Given that distributed transactions necessitate distributed coordination, it would seem that there is a fundamental tradeoff between scalable performance and support for distributed transactions. Indeed, many practitioners assume that this is the case. When they set out to build a scalable system, they immediately assume that they will not be able to support distributed atomic transactions without severe performance degradation.

This is in fact completely false. It is very much possible for a scalable system to support performant distributed atomic transactions.

In a recent paper, we published a new representation of the tradeoffs involved in supporting atomic transactions in scalable systems.  In particular, there exists a three-way tradeoff between fairness, isolation, and throughput (FIT). A scalable database system which supports atomic distributed transactions can achieve at most two out of these three properties. Fairness corresponds to the intuitive notion that the execution of any given transaction is not deliberately delayed in order to benefit other transactions.  Isolation provides each transaction with the illusion that it has the entire database system to itself. In doing so, isolation guarantees that if any pair of transactions conflict, then one transaction in the pair will always observe the writes of the other. As a consequence, it alleviates application developers from the burden of reasoning about complex interleavings of conflicting transactions' reads and writes. Throughput refers to the ability of the database to process many concurrent transactions per unit time (without hiccups in performance due to clogging).

The FIT tradeoff dictates that there exist three classes of systems that support atomic distributed transactions:
  1. Those that guarantee fairness and isolation, but sacrifice throughput,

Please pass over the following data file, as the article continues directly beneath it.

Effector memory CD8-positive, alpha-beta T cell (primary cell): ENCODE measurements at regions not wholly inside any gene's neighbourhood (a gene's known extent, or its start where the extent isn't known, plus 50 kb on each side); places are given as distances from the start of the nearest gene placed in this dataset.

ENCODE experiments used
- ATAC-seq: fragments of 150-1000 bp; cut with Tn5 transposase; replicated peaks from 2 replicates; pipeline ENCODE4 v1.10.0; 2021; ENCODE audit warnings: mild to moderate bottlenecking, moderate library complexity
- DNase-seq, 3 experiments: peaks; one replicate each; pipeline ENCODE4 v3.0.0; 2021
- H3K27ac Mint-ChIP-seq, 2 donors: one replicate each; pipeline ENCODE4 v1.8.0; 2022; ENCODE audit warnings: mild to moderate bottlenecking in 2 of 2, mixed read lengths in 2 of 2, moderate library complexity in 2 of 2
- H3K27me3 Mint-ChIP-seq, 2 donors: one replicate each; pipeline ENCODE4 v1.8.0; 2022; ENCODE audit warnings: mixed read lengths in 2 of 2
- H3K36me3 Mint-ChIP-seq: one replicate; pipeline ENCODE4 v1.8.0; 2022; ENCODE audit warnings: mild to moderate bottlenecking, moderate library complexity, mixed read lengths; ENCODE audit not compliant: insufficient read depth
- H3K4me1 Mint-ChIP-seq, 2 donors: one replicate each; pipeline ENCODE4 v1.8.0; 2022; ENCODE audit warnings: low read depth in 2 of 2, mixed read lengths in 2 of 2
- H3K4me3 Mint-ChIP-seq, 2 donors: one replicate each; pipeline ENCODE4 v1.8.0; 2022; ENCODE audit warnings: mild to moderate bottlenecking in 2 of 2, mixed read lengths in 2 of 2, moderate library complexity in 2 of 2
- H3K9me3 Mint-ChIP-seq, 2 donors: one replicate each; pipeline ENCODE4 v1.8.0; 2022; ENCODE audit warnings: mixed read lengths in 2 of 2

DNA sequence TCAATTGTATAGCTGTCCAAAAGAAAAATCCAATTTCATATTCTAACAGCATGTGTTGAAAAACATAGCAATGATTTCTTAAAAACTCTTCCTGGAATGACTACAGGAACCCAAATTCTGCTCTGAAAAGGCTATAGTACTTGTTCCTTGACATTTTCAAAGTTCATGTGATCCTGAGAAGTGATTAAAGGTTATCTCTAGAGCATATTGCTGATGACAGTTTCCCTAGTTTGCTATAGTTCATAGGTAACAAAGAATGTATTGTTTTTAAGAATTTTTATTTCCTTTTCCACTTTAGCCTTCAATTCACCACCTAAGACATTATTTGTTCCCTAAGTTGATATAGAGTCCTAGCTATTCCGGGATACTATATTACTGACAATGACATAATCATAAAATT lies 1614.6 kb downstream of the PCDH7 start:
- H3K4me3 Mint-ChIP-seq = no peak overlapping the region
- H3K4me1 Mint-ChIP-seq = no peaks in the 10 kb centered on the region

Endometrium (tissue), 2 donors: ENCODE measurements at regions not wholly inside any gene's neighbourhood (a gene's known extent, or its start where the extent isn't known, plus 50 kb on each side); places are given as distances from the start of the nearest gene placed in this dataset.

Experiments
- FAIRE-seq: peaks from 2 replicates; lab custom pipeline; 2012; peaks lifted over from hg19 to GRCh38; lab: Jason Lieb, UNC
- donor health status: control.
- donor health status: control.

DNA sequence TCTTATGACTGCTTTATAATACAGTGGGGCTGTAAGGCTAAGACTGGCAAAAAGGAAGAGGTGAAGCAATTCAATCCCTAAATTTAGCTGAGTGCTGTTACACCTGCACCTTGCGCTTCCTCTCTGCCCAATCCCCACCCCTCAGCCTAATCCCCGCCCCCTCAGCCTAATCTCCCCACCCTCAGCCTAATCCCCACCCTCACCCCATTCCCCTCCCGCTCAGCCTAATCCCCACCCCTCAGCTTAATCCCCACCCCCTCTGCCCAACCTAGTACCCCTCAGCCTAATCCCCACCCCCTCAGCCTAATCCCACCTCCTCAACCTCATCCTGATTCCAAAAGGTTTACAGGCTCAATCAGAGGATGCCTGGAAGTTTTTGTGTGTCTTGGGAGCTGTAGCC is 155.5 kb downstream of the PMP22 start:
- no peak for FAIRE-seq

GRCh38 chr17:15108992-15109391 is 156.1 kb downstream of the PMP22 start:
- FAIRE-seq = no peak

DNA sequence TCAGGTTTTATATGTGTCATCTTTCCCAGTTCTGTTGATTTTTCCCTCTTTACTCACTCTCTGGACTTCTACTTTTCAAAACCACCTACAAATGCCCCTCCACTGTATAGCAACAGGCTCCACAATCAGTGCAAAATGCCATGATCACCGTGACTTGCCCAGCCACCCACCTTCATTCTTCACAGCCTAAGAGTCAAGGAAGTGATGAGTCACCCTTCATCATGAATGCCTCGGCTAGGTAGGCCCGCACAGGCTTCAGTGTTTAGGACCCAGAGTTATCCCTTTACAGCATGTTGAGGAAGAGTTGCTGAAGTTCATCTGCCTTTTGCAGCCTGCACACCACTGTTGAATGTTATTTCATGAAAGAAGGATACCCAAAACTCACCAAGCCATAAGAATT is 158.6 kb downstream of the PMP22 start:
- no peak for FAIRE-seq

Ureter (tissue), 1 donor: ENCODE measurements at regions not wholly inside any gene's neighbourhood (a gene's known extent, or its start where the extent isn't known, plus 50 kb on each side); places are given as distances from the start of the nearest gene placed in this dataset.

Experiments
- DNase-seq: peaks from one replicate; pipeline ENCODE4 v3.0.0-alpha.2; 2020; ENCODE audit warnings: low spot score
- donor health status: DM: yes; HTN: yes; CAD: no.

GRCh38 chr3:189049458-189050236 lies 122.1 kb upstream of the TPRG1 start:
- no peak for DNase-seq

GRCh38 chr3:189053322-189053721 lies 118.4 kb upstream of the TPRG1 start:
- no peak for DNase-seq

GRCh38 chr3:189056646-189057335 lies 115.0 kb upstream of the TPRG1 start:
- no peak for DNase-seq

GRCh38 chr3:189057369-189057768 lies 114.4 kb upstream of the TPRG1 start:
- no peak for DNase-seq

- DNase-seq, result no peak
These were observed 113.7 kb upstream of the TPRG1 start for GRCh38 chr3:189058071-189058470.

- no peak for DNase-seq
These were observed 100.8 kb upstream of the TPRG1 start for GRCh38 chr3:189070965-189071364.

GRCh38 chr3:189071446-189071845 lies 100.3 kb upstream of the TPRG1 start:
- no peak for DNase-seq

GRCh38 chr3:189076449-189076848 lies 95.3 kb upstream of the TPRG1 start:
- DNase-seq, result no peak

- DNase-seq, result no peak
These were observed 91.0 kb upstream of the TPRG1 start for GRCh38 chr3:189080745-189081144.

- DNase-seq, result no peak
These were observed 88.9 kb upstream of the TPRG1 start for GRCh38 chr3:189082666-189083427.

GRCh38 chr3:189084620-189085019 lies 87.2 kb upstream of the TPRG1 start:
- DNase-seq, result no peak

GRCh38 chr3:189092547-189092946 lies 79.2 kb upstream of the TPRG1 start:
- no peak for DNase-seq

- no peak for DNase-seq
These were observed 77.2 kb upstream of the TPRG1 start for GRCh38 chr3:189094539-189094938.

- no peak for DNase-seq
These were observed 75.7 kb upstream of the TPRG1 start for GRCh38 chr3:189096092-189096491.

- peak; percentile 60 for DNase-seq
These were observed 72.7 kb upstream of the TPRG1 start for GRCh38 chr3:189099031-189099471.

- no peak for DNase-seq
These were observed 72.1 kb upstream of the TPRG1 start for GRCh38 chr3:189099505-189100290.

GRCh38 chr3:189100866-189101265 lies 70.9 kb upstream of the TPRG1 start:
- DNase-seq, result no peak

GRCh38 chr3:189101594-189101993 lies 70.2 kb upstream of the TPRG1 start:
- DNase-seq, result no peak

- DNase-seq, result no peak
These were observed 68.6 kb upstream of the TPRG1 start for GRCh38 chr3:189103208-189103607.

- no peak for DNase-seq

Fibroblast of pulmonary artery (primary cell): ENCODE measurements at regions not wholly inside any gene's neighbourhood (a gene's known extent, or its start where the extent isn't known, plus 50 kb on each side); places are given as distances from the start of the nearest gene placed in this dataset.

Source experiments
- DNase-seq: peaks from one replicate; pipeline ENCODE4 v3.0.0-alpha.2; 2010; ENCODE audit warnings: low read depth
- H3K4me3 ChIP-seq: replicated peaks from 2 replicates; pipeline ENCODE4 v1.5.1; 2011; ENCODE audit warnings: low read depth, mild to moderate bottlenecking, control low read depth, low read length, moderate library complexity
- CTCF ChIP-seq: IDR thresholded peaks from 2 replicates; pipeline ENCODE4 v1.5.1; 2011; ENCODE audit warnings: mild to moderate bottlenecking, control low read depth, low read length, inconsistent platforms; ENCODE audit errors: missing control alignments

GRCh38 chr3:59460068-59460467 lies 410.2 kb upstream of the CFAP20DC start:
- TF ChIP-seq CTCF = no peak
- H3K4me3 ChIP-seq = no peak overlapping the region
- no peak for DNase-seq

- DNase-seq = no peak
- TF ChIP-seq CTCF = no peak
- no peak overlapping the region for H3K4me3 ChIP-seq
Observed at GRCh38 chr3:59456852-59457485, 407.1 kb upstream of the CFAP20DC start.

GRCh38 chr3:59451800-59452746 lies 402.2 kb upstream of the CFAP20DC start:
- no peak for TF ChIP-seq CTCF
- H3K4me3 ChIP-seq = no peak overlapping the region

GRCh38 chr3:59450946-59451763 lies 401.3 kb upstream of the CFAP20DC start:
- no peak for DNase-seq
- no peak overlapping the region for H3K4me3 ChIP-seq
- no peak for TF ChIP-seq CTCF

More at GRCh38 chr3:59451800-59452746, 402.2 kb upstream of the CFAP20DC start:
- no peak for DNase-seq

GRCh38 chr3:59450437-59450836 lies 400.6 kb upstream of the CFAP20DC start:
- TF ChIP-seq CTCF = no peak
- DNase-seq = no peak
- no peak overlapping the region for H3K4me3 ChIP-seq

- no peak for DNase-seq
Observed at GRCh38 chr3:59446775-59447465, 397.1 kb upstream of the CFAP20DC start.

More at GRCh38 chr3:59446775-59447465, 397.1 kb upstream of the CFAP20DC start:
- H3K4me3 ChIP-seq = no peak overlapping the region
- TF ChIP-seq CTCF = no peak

2. Those that guarantee fairness and throughput, but sacrifice isolation, and 
  3. Those that guarantee isolation and throughput, but sacrifice fairness.


In other words, not only is it possible to build scalable systems with high throughput distributed transactions, but there actually exist two classes of systems that can do so: those that sacrifice isolation, and those that sacrifice fairness. We discuss each of these two alternatives below.

(Latency is not explicitly mentioned in the tradeoff, but systems that give up throughput also give up latency due to cloggage, and systems that give up fairness yield increased latency for those transactions treated unfairly.)


Give up on isolation
As described above, the root source of the database system cloggage isn't the distributed coordination itself. Rather, it is the fact that other transactions that want to access the data that a particular transaction wrote have to wait until after the distributed coordination is complete before reading or writing the shared data. This waiting occurs due to strong isolation, which guarantees that one transaction in a pair of conflicting must observe the writes of the other. Since a transaction's writes are not guaranteed to commit until after the distributed coordination process is complete, concurrent conflicting transactions cannot make progress for the duration of this coordination.